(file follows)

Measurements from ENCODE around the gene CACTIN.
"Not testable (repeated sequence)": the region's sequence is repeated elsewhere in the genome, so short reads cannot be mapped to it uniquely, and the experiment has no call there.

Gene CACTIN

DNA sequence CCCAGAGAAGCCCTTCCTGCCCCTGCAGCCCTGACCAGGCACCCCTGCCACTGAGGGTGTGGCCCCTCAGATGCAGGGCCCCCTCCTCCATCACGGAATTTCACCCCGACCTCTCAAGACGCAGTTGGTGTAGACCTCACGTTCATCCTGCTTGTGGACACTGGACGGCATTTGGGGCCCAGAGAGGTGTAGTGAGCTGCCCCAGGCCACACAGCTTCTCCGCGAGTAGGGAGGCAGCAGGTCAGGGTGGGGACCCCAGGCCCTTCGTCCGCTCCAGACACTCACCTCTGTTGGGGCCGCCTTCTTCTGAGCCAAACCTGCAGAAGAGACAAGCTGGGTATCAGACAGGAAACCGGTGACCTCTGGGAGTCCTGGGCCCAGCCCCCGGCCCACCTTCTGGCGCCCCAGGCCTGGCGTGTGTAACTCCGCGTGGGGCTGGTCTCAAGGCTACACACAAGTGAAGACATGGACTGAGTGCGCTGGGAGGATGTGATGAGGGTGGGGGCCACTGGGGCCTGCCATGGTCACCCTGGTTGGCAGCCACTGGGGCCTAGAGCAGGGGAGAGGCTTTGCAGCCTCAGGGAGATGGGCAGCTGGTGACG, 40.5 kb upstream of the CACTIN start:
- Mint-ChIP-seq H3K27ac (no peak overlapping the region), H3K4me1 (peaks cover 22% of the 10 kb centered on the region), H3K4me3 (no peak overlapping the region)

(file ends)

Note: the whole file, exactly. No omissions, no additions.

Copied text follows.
Measurements from ENCODE around the gene CACTIN.
"Not testable (repeated sequence)": the region's sequence is repeated elsewhere in the genome, so short reads cannot be mapped to it uniquely, and the experiment has no call there.

Gene CACTIN

DNA sequence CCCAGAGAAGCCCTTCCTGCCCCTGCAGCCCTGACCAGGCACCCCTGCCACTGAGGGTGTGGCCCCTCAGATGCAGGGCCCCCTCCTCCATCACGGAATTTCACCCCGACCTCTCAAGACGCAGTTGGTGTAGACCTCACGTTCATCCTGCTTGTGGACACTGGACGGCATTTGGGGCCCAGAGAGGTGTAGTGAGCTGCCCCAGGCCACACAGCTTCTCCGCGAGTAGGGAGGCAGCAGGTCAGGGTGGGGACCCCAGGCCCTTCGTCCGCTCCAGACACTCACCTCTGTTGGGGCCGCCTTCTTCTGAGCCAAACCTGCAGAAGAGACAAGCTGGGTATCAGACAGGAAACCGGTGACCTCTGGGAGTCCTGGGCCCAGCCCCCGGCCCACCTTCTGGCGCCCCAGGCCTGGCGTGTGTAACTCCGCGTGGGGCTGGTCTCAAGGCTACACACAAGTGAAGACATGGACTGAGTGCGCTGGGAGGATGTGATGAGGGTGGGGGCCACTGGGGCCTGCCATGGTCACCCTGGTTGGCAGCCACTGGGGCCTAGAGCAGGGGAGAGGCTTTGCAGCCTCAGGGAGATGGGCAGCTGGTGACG, 40.5 kb upstream of the CACTIN start:
- Mint-ChIP-seq H3K27ac (no peak overlapping the region), H3K4me1 (peaks cover 22% of the 10 kb centered on the region), H3K4me3 (no peak overlapping the region)